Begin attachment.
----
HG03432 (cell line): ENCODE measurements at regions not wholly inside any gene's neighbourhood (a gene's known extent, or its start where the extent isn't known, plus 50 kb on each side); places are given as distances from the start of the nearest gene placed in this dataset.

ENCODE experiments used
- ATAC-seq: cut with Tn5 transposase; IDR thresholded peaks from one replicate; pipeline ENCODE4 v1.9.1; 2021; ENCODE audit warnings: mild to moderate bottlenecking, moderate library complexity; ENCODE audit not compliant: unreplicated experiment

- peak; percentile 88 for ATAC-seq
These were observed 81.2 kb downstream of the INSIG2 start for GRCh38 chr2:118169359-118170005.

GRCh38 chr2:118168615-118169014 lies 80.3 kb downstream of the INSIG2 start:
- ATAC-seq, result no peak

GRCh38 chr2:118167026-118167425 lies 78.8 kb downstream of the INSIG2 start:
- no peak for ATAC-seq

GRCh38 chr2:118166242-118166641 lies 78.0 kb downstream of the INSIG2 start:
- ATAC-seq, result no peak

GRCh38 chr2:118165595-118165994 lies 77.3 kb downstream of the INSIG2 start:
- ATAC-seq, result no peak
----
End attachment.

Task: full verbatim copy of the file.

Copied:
HG03432 (cell line): ENCODE measurements at regions not wholly inside any gene's neighbourhood (a gene's known extent, or its start where the extent isn't known, plus 50 kb on each side); places are given as distances from the start of the nearest gene placed in this dataset.

ENCODE experiments used
- ATAC-seq: cut with Tn5 transposase; IDR thresholded peaks from one replicate; pipeline ENCODE4 v1.9.1; 2021; ENCODE audit warnings: mild to moderate bottlenecking, moderate library complexity; ENCODE audit not compliant: unreplicated experiment

- peak; percentile 88 for ATAC-seq
These were observed 81.2 kb downstream of the INSIG2 start for GRCh38 chr2:118169359-118170005.

GRCh38 chr2:118168615-118169014 lies 80.3 kb downstream of the INSIG2 start:
- ATAC-seq, result no peak

GRCh38 chr2:118167026-118167425 lies 78.8 kb downstream of the INSIG2 start:
- no peak for ATAC-seq

GRCh38 chr2:118166242-118166641 lies 78.0 kb downstream of the INSIG2 start:
- ATAC-seq, result no peak

GRCh38 chr2:118165595-118165994 lies 77.3 kb downstream of the INSIG2 start:
- ATAC-seq, result no peak